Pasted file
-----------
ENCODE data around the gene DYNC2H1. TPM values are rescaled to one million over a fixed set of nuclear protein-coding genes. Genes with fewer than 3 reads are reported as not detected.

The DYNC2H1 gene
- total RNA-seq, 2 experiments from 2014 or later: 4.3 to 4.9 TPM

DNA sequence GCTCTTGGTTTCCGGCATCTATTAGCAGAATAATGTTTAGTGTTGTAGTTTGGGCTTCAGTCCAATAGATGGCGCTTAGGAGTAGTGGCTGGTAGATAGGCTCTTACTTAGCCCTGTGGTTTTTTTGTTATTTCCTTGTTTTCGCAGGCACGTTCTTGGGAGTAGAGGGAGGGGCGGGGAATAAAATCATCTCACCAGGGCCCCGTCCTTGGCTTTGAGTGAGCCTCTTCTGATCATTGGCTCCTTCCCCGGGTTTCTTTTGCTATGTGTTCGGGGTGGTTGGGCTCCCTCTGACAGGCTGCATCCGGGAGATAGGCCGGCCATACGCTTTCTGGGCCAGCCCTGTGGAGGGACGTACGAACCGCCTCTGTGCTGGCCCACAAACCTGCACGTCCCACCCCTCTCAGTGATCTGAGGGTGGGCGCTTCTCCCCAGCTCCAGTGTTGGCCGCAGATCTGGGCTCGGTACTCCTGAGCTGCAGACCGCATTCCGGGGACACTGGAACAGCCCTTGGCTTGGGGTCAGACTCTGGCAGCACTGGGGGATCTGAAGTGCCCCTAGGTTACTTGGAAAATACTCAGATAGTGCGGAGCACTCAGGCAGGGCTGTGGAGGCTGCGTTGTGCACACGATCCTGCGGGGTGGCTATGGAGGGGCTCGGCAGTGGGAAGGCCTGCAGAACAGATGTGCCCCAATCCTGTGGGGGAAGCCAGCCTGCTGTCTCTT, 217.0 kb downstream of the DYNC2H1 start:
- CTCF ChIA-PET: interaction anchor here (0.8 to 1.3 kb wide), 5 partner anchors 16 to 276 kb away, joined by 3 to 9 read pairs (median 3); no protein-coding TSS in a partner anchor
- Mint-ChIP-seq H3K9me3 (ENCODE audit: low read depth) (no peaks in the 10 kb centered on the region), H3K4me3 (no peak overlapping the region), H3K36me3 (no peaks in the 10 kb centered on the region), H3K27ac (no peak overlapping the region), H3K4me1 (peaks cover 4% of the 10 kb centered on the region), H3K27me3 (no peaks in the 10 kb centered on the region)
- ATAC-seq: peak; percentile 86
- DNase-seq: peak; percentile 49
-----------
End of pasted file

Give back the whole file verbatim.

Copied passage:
ENCODE data around the gene DYNC2H1. TPM values are rescaled to one million over a fixed set of nuclear protein-coding genes. Genes with fewer than 3 reads are reported as not detected.

The DYNC2H1 gene
- total RNA-seq, 2 experiments from 2014 or later: 4.3 to 4.9 TPM

DNA sequence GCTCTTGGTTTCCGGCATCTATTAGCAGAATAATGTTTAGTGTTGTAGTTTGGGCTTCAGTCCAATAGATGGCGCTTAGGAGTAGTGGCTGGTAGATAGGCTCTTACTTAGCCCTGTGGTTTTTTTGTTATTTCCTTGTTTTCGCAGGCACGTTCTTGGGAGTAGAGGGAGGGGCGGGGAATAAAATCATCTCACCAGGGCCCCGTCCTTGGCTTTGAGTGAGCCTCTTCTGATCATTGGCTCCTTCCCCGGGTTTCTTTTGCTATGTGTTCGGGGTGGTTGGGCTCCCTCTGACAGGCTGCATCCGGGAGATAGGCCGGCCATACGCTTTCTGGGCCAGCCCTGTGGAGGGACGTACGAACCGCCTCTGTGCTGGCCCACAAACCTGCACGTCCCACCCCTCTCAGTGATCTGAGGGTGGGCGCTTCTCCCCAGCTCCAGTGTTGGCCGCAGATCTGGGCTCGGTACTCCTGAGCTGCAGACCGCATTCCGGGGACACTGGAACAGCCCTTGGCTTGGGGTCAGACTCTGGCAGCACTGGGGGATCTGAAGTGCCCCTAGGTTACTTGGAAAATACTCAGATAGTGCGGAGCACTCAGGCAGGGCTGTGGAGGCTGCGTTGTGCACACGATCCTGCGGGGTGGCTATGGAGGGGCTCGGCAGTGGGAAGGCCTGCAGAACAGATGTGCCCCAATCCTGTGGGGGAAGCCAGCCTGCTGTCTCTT, 217.0 kb downstream of the DYNC2H1 start:
- CTCF ChIA-PET: interaction anchor here (0.8 to 1.3 kb wide), 5 partner anchors 16 to 276 kb away, joined by 3 to 9 read pairs (median 3); no protein-coding TSS in a partner anchor
- Mint-ChIP-seq H3K9me3 (ENCODE audit: low read depth) (no peaks in the 10 kb centered on the region), H3K4me3 (no peak overlapping the region), H3K36me3 (no peaks in the 10 kb centered on the region), H3K27ac (no peak overlapping the region), H3K4me1 (peaks cover 4% of the 10 kb centered on the region), H3K27me3 (no peaks in the 10 kb centered on the region)
- ATAC-seq: peak; percentile 86
- DNase-seq: peak; percentile 49